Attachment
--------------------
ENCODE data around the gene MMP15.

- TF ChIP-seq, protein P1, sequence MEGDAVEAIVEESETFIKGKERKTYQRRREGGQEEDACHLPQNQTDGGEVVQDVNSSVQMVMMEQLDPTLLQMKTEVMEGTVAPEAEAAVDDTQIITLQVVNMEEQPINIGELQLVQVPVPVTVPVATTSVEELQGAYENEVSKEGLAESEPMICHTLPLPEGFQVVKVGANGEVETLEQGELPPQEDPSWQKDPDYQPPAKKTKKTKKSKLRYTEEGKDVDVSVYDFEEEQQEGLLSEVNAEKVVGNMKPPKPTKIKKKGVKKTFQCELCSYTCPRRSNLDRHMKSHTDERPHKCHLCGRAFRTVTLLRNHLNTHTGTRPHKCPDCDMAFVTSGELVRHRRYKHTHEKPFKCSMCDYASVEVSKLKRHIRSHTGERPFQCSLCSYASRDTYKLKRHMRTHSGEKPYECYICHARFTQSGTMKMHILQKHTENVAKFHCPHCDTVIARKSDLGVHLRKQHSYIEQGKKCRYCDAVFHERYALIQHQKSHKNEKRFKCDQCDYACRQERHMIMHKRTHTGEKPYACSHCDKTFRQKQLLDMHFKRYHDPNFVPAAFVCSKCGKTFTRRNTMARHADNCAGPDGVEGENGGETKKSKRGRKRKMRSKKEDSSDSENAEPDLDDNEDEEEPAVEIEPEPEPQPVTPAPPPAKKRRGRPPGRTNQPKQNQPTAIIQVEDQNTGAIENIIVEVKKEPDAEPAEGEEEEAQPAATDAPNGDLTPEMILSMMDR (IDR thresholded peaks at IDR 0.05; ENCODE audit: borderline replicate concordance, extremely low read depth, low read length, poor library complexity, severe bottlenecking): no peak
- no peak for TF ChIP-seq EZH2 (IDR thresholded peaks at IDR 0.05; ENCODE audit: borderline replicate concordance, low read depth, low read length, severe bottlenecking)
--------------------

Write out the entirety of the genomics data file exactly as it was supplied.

ENCODE data around the gene MMP15.

- TF ChIP-seq, protein P1, sequence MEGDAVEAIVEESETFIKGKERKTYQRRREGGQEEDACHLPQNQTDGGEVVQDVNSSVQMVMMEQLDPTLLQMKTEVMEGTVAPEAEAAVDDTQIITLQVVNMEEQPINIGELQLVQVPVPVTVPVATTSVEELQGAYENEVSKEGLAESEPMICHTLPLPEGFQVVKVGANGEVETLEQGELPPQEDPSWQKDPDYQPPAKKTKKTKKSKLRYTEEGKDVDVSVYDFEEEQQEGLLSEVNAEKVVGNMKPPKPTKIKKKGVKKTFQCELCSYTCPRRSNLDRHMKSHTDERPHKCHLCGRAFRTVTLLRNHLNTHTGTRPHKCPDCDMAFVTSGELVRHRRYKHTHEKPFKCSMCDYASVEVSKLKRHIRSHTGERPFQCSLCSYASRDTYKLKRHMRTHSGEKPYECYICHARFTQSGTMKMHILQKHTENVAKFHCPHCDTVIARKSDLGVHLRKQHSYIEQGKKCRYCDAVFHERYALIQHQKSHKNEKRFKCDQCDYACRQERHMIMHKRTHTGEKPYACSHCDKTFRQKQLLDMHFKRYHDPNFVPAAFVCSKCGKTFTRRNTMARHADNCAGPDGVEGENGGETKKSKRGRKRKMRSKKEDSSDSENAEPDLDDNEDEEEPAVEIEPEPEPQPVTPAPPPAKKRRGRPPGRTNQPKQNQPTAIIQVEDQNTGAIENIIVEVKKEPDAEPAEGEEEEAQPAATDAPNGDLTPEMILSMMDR (IDR thresholded peaks at IDR 0.05; ENCODE audit: borderline replicate concordance, extremely low read depth, low read length, poor library complexity, severe bottlenecking): no peak
- no peak for TF ChIP-seq EZH2 (IDR thresholded peaks at IDR 0.05; ENCODE audit: borderline replicate concordance, low read depth, low read length, severe bottlenecking)